I sat silently and still on the floor, watching, absorbing, and reflecting as the news trying to make sense of this madness. Memories of my days on Wall Street came back quickly and I could remember my footsteps from the PATH train to Broad Street. Now that path is covered in rubble and smoke and the familiar sounds of taxis are now filled with screams.

After several hours, without knowing what to do or who to call, I played nine holes of golf. Upon completion, as I walked the final path to the clubhouse, my phone rang. I don’t know why, but had a feeling the news was not good. I had no reason to believe that the call from my parent’s home phone was good or bad news, but I knew. Maybe it was the day playing in the back of my mind or perhaps the knowledge that my parents rarely ever called me during the day. With a brief hesitation, I answered to hear my father on the other end confirming my notion. I received the news that my mother was diagnosed with breast cancer. Mid afternoon on September 11 as the world reacted, lived and digested what would become the most memorable day of our lives, I stood alone hearing the word you never want to hear in relation to a family member, friend or yourself.

Much of the next several hours were a bit of a blur. Sometime in between the hours of 8:00 PM and 10:00 PM I leaned on a rock just outside my apartment and looked up at the sky. My first thought was of the deafening silence filling the sky with only the view of stars shining. No planes, no helicopters, no sound resonating. Of course this being in the middle of a remote part of Oklahoma would not have shocked anyone but living seven miles from an international airport meant something else. How can complete silence send shivers down one’s spine? I don’t know, but the empty sound was the spark that drove me into a period of weakness and sorrow. I shed a tear as an entire day of devastation ran circles in my mind. Over and over I remember the calls, the videos, the commentary and through all that, it was the silence that sent me over the edge.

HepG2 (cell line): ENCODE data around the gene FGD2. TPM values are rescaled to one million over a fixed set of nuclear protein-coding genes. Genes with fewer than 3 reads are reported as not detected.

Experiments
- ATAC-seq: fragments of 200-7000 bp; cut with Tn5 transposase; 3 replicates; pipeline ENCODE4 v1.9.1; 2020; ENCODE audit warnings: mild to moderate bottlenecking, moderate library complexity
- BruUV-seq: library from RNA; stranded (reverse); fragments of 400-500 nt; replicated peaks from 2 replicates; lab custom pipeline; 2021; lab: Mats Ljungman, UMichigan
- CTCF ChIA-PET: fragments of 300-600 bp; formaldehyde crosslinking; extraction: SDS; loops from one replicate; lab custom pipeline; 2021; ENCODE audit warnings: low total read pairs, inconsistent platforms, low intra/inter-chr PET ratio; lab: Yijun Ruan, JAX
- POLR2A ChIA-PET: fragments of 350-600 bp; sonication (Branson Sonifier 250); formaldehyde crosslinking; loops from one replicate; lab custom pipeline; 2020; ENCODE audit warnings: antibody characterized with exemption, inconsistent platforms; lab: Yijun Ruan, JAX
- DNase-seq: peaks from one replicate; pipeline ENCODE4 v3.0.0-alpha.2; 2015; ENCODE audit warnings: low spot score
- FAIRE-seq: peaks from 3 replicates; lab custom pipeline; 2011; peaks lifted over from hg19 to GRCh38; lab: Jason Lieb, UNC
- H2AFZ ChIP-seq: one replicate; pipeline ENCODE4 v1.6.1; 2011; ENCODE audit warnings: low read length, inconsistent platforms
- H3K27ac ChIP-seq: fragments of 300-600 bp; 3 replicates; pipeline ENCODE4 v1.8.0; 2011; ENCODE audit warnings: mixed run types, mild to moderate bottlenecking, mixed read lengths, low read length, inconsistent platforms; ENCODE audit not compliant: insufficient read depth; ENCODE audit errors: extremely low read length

That was September 11, 2001.

One year and six days later, we lost her.

Fifteen years have passed, ten years older and more mature. The world as you and I know it changed that day, not in a temporary mode but a permanent way of life. It awakened us to the notion that we are all vulnerable. How often to we go to a movie and watch a blockbuster about an apocalyptic event and sit in awe at the wonder of Hollywood magic? Yet, to witness the unimaginable happen before our eyes wondering and praying that our friends and loved ones were not part of this madness is something not many of us would pay the price of admission for. I grew up in New Jersey, raised by two home bread New York parents. Spent some time on Wall Street living the American dream. Never in the midst of the madness known as New York City could I imagine an event so catastrophic ever happening in my backyard.

If asked what emotions went through my system that day, I would have to say shock, fear, heartbreak, concern, confusion and hope. I am sure you are thinking why “hope” in that list of negative emotions. Well, without hope, we have nothing. Everyday we live with the risk of tragedy whether it affects one person or thousands, yet each day we wake up to a new sunrise with the hope of a day filled with happiness and love.

September 11 was tragic for me in so many ways, mostly personal. I needed to feel hope that as a family we would be by my mother’s side supporting her, comforting her and knowing together we could beat this disease. As we come closer to the 10th anniversary of the day that changed our lives forever, I will be thinking about my mother and the struggles she had to endure so that we could have the blessing of having her in our lives.

My greatest tragedy of that day was not the events over lower Manhattan. It was that I was not there to hug and hold my mother when she received the news of the unwelcome visitor in her body. I’m sorry Mom.

Jessica and Jeremiah 8.29.15 – A Virtual Wedding Album

“And on the eighth day, God looked down on his planned paradise and said I need a caretaker, so he created a farmer.” – Paul Harvey

In the small neighboring towns of Senecaville and Lore City, Ohio with a total combined population of no more than 600, two families came together high above the plains on a farm filled with cows, bulls, chickens, turkeys, two dogs, two cats and a silence that could soothe the soul.  On this day, there wasn’t the grooms family, brides family or friends of the family.  On this day, there was one family enjoying a moment of celebration to ring in a lifetime of happiness.